One way to think about this is to think back to the time when first learning to drive a car. This activity generally demands the total concentration of novice drivers. Even as ease increases on familiar roads, attentional demands sharply increase when a new driver hits an expressway for the first time. Anyone who has worked with a new driver has found that it is useless to give verbal directions all at once. Instead of saying "make you first right, your second left, and continue straight for two miles." One must give new drivers directions one step at a time, as the demands of driving get in the way of holding all that information and retrieving it in a timely manner. Of course, most of us become better at this as our confidence and proficiency increase over time.

Margaret Bauman, a leading researcher in neurological factors associated with autism, had some relevant comments regarding the neuromotor problems associated with autism. The following comments were made by her in the Spring, 1993 issue of the Advocate:

First, regarding dyspraxia in general:
"'Dyspraxia' means a partial loss of the ability to perform coordinated movements.

"In child neurology, the term 'dyspraxia' is frequently used to indicate that the child has difficulty learning a new motor skill, and/or performing a specific skill or task or task on demand.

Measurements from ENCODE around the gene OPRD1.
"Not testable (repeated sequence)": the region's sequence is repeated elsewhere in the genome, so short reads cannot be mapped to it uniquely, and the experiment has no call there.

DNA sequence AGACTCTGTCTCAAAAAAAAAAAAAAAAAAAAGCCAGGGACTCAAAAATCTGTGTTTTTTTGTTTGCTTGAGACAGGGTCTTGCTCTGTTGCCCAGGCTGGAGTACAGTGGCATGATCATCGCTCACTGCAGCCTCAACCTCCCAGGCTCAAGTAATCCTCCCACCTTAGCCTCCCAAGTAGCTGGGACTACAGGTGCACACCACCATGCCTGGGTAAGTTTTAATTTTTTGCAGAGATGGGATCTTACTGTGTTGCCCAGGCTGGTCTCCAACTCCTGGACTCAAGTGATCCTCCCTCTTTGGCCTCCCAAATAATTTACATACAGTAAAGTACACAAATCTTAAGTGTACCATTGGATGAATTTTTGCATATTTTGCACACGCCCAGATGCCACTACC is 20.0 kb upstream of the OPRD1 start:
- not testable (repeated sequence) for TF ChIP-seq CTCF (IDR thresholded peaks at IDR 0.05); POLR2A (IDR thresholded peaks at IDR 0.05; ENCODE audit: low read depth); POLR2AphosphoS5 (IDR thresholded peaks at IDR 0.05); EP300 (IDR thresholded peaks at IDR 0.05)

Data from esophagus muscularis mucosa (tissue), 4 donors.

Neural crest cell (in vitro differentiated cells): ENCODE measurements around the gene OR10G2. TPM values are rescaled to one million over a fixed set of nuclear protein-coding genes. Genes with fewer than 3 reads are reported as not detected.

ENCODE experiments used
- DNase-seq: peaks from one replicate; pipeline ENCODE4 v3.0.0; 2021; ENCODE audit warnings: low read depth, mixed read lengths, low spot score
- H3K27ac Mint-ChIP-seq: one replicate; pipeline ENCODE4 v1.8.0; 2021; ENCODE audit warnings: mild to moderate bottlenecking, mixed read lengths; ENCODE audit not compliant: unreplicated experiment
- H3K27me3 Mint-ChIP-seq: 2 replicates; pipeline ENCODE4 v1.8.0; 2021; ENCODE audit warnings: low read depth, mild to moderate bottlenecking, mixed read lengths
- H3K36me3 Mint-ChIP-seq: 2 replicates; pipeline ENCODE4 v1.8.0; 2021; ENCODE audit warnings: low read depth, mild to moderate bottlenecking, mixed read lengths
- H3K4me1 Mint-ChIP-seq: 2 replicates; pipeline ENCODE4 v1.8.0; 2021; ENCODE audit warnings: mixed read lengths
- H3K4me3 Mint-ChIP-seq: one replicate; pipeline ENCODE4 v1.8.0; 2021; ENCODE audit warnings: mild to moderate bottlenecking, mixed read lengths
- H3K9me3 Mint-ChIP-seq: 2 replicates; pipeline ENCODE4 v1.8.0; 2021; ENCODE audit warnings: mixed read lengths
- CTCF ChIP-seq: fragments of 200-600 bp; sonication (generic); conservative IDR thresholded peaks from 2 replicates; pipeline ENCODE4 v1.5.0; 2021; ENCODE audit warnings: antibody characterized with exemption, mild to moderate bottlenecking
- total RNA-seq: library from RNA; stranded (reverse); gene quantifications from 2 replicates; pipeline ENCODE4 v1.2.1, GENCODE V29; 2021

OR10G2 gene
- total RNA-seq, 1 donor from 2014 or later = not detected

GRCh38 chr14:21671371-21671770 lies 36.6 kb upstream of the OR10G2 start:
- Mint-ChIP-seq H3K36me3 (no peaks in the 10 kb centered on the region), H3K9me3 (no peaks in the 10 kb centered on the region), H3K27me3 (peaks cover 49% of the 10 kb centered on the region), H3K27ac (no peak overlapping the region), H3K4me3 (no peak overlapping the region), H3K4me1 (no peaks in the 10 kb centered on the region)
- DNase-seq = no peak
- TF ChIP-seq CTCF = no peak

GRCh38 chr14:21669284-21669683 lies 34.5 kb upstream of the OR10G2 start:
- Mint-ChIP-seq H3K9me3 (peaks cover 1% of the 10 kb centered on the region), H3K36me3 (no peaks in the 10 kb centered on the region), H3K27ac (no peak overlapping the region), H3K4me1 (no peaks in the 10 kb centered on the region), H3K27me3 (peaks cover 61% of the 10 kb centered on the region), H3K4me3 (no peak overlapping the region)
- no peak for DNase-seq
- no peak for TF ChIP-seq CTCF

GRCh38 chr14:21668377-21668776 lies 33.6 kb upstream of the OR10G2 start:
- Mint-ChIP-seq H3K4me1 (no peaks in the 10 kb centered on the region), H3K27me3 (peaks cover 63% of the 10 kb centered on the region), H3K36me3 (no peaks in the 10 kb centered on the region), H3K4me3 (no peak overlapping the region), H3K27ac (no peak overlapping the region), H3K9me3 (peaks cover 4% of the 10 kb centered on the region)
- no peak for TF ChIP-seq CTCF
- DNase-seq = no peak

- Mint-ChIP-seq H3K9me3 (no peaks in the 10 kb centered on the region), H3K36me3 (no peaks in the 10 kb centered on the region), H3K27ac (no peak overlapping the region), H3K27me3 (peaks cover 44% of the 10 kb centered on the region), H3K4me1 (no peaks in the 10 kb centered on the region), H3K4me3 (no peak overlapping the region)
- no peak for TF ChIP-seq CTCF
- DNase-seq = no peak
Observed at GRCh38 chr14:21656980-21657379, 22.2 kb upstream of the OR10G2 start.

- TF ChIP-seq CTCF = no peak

"In practical terms, the dyspraxic child often has difficulty learning a new motor skill, such as pedaling a bicycle or tying shoes, skills which other children acquire with relative ease. Further, skill performance in the dyspraxic child is often less 'automatic' than for other children. The dyspraxic has to consciously think about what he is doing."

Comments about dyspraxia and autism:
"In regard to autism, many child neurologists, particularly those of us who see many autistic children in our practices, believe there is a high incidence of dyspraxia in this population.

"Some confusion may exist, however, because clearly many autistic individuals can perform certain motor activities very well."

Regarding aphasia under stressful conditions:
"Whether or not the autistic individual can become truly aphasic under stress remains an open question. Perhaps a more appropriate term would be 'dysphasic', which implies that the process is not a complete one and that while there may be difficulty in handling certain aspects of language, there is not a total absence of that ability. I agree with Doug that many autistic individuals seem to have difficulty producing in a demand situation, be it expressive language or some kind of motor task.